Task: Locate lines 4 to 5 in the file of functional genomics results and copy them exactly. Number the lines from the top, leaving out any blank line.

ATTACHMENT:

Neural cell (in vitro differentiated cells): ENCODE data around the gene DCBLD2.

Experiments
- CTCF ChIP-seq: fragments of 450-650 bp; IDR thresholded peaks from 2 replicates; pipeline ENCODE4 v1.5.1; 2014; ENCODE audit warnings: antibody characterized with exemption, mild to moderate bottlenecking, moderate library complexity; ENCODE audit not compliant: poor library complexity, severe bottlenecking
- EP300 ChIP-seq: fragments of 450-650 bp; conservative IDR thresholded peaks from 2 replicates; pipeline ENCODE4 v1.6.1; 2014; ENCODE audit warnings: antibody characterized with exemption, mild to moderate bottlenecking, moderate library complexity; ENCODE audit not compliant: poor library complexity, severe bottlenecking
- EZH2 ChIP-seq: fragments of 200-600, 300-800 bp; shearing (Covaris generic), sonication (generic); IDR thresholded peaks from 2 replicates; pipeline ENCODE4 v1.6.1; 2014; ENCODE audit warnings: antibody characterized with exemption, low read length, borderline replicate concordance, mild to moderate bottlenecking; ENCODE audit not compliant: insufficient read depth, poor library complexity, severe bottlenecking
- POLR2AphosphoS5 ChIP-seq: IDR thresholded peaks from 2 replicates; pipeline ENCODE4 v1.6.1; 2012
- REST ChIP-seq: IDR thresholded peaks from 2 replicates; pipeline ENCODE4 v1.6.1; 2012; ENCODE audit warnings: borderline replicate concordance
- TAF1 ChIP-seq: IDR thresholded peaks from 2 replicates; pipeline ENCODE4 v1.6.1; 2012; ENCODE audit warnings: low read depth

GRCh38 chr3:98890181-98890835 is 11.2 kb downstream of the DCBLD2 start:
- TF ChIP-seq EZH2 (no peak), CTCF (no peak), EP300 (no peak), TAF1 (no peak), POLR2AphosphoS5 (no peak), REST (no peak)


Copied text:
- EP300 ChIP-seq: fragments of 450-650 bp; conservative IDR thresholded peaks from 2 replicates; pipeline ENCODE4 v1.6.1; 2014; ENCODE audit warnings: antibody characterized with exemption, mild to moderate bottlenecking, moderate library complexity; ENCODE audit not compliant: poor library complexity, severe bottlenecking
- EZH2 ChIP-seq: fragments of 200-600, 300-800 bp; shearing (Covaris generic), sonication (generic); IDR thresholded peaks from 2 replicates; pipeline ENCODE4 v1.6.1; 2014; ENCODE audit warnings: antibody characterized with exemption, low read length, borderline replicate concordance, mild to moderate bottlenecking; ENCODE audit not compliant: insufficient read depth, poor library complexity, severe bottlenecking